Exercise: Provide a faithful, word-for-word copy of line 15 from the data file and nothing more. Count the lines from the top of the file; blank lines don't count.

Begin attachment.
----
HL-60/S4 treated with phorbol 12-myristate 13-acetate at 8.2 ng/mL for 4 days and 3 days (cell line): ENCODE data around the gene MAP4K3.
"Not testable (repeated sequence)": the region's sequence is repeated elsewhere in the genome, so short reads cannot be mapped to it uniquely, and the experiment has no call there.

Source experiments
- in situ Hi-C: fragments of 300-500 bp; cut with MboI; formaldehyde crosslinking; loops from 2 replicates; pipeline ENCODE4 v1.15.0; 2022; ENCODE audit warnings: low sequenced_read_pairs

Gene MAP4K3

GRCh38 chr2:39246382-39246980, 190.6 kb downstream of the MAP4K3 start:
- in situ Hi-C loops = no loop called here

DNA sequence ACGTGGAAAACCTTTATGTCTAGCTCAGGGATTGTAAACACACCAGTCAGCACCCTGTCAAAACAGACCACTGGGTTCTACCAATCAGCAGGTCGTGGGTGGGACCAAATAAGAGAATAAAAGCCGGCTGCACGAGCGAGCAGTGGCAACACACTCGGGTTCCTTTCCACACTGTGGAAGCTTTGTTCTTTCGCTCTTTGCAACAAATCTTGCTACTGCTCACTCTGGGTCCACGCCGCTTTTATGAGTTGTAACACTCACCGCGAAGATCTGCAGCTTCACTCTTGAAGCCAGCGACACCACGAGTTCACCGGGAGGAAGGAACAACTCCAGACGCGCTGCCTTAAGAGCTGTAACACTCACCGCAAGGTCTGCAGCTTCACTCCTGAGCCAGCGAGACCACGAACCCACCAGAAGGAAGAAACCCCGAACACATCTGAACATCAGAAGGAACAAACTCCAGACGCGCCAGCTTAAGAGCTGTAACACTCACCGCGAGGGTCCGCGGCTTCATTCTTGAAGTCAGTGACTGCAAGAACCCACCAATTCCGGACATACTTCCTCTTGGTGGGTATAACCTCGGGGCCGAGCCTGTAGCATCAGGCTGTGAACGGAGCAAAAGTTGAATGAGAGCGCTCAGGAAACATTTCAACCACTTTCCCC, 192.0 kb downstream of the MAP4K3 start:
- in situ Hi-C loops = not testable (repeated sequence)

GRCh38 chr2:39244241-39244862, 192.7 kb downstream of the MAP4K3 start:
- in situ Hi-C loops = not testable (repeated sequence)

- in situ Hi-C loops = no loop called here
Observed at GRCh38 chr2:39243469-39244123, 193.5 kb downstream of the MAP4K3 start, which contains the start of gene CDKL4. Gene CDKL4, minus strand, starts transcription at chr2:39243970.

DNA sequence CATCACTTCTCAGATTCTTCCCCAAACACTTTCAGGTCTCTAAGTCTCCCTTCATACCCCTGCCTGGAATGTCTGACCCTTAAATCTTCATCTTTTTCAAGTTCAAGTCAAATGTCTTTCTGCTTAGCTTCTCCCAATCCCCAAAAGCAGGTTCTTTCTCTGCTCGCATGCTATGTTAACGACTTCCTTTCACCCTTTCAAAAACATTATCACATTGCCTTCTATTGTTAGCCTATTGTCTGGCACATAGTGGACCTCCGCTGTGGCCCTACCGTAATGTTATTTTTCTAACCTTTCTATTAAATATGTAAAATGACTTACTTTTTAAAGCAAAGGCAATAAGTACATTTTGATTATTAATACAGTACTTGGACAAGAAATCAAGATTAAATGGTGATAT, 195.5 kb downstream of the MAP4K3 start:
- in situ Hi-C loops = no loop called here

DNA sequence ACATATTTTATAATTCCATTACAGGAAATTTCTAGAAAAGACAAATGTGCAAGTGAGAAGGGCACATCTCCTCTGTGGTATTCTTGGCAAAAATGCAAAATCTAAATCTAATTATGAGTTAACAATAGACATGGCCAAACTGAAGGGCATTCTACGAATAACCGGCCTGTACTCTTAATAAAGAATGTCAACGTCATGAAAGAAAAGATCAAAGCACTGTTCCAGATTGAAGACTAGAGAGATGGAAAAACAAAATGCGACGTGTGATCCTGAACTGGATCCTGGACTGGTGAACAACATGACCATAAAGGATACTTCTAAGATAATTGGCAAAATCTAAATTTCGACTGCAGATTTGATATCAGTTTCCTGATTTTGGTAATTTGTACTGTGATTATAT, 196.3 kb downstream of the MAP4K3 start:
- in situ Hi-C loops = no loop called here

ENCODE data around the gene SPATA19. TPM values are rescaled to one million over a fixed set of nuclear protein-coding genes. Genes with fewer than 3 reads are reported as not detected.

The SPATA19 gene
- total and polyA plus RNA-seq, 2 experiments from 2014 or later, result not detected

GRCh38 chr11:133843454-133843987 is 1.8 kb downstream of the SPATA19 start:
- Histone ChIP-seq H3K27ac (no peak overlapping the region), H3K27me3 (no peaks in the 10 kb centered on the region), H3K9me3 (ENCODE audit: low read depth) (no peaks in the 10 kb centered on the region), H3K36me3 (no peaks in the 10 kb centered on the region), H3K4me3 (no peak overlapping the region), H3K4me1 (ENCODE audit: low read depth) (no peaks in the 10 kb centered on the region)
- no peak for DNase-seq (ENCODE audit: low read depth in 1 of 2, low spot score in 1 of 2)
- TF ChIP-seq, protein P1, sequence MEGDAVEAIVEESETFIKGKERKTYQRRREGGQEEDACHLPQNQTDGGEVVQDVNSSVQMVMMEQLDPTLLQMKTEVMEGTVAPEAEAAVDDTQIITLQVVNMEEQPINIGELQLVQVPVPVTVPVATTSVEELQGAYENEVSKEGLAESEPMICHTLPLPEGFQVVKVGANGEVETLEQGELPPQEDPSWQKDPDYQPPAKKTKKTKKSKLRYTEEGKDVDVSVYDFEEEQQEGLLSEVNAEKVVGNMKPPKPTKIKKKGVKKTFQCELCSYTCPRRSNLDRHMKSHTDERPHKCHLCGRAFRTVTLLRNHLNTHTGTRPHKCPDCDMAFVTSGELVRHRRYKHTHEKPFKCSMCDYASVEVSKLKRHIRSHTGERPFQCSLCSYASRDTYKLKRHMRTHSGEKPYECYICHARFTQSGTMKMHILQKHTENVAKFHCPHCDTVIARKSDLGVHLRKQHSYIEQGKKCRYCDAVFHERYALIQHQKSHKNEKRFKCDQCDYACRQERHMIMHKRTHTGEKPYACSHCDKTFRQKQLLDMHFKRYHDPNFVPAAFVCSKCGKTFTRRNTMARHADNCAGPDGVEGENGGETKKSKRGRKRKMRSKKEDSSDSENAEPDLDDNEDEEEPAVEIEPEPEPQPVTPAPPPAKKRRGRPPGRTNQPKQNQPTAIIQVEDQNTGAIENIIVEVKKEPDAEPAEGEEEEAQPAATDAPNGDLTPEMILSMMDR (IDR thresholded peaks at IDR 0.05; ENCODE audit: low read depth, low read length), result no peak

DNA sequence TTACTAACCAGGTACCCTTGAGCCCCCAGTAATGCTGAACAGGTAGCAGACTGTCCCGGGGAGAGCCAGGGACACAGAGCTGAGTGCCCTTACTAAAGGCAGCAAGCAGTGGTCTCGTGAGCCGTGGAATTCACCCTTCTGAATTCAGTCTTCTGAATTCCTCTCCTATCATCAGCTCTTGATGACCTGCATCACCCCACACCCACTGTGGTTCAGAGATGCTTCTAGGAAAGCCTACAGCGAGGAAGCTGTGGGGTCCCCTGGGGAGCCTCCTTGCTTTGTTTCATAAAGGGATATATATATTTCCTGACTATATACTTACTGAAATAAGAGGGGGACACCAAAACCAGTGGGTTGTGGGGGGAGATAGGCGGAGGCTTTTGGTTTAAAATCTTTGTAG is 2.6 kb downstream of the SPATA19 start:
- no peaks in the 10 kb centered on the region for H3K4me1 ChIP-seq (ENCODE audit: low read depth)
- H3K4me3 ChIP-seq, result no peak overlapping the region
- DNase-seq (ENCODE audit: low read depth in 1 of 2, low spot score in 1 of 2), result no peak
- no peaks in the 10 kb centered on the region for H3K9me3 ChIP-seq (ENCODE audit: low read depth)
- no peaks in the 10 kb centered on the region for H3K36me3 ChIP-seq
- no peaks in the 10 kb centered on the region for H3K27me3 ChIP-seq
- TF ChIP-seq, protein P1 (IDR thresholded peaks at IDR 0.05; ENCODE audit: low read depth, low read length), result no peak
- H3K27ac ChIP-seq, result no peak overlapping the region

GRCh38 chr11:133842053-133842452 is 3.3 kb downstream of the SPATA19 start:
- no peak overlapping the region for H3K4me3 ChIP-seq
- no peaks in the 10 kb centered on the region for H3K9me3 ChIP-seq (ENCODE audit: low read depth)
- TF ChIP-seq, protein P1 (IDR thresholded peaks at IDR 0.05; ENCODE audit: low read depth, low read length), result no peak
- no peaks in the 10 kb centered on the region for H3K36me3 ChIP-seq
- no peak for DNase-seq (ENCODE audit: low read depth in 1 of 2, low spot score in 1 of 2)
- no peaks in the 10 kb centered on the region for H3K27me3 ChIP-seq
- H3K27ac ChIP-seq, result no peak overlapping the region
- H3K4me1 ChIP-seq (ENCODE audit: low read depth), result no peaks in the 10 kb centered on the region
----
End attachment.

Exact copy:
- in situ Hi-C loops = no loop called here